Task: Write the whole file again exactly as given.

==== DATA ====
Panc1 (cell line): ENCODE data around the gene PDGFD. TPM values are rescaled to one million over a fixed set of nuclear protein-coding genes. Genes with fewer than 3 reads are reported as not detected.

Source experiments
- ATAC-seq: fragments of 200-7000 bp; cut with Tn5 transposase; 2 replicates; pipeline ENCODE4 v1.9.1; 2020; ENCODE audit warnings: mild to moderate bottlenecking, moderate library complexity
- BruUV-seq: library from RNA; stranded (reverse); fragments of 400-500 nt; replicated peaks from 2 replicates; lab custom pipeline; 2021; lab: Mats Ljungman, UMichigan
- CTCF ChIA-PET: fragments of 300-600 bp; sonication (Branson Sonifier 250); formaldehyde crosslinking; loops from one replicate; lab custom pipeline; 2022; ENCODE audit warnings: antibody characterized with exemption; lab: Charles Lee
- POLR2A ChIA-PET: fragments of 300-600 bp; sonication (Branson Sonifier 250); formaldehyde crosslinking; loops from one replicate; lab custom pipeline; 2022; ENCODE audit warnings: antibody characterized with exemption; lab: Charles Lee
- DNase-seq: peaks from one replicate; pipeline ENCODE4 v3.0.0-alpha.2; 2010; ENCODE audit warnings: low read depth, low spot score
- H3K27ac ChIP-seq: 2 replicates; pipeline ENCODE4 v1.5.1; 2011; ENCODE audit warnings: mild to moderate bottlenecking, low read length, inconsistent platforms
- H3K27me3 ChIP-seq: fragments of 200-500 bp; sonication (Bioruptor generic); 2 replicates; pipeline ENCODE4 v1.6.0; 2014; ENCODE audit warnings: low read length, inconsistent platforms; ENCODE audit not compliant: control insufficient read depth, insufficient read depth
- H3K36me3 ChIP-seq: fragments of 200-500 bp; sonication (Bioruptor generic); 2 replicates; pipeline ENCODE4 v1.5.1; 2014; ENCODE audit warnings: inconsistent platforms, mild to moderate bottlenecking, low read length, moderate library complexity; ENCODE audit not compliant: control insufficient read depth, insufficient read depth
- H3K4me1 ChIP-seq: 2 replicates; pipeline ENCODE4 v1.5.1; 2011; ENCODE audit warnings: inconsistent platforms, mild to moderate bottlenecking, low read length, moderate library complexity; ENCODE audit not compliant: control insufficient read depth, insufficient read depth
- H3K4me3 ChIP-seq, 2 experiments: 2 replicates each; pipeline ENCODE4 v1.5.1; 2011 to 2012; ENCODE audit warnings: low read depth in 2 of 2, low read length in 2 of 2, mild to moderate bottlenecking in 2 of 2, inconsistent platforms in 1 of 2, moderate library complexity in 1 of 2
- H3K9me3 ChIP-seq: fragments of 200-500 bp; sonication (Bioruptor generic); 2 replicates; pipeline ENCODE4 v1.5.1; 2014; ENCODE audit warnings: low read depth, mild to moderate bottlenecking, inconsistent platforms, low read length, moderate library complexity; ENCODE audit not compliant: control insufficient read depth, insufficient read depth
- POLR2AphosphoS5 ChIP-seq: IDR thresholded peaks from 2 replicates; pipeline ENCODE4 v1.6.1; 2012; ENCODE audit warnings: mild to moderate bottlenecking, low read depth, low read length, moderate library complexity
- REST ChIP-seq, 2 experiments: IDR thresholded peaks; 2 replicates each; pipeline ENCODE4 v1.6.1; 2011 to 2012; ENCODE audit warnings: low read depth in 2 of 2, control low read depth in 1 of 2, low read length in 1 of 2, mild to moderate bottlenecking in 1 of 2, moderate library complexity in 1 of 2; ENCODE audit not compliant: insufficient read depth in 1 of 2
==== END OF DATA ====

Panc1 (cell line): ENCODE data around the gene PDGFD. TPM values are rescaled to one million over a fixed set of nuclear protein-coding genes. Genes with fewer than 3 reads are reported as not detected.

Source experiments
- ATAC-seq: fragments of 200-7000 bp; cut with Tn5 transposase; 2 replicates; pipeline ENCODE4 v1.9.1; 2020; ENCODE audit warnings: mild to moderate bottlenecking, moderate library complexity
- BruUV-seq: library from RNA; stranded (reverse); fragments of 400-500 nt; replicated peaks from 2 replicates; lab custom pipeline; 2021; lab: Mats Ljungman, UMichigan
- CTCF ChIA-PET: fragments of 300-600 bp; sonication (Branson Sonifier 250); formaldehyde crosslinking; loops from one replicate; lab custom pipeline; 2022; ENCODE audit warnings: antibody characterized with exemption; lab: Charles Lee
- POLR2A ChIA-PET: fragments of 300-600 bp; sonication (Branson Sonifier 250); formaldehyde crosslinking; loops from one replicate; lab custom pipeline; 2022; ENCODE audit warnings: antibody characterized with exemption; lab: Charles Lee
- DNase-seq: peaks from one replicate; pipeline ENCODE4 v3.0.0-alpha.2; 2010; ENCODE audit warnings: low read depth, low spot score
- H3K27ac ChIP-seq: 2 replicates; pipeline ENCODE4 v1.5.1; 2011; ENCODE audit warnings: mild to moderate bottlenecking, low read length, inconsistent platforms
- H3K27me3 ChIP-seq: fragments of 200-500 bp; sonication (Bioruptor generic); 2 replicates; pipeline ENCODE4 v1.6.0; 2014; ENCODE audit warnings: low read length, inconsistent platforms; ENCODE audit not compliant: control insufficient read depth, insufficient read depth
- H3K36me3 ChIP-seq: fragments of 200-500 bp; sonication (Bioruptor generic); 2 replicates; pipeline ENCODE4 v1.5.1; 2014; ENCODE audit warnings: inconsistent platforms, mild to moderate bottlenecking, low read length, moderate library complexity; ENCODE audit not compliant: control insufficient read depth, insufficient read depth
- H3K4me1 ChIP-seq: 2 replicates; pipeline ENCODE4 v1.5.1; 2011; ENCODE audit warnings: inconsistent platforms, mild to moderate bottlenecking, low read length, moderate library complexity; ENCODE audit not compliant: control insufficient read depth, insufficient read depth
- H3K4me3 ChIP-seq, 2 experiments: 2 replicates each; pipeline ENCODE4 v1.5.1; 2011 to 2012; ENCODE audit warnings: low read depth in 2 of 2, low read length in 2 of 2, mild to moderate bottlenecking in 2 of 2, inconsistent platforms in 1 of 2, moderate library complexity in 1 of 2
- H3K9me3 ChIP-seq: fragments of 200-500 bp; sonication (Bioruptor generic); 2 replicates; pipeline ENCODE4 v1.5.1; 2014; ENCODE audit warnings: low read depth, mild to moderate bottlenecking, inconsistent platforms, low read length, moderate library complexity; ENCODE audit not compliant: control insufficient read depth, insufficient read depth
- POLR2AphosphoS5 ChIP-seq: IDR thresholded peaks from 2 replicates; pipeline ENCODE4 v1.6.1; 2012; ENCODE audit warnings: mild to moderate bottlenecking, low read depth, low read length, moderate library complexity
- REST ChIP-seq, 2 experiments: IDR thresholded peaks; 2 replicates each; pipeline ENCODE4 v1.6.1; 2011 to 2012; ENCODE audit warnings: low read depth in 2 of 2, control low read depth in 1 of 2, low read length in 1 of 2, mild to moderate bottlenecking in 1 of 2, moderate library complexity in 1 of 2; ENCODE audit not compliant: insufficient read depth in 1 of 2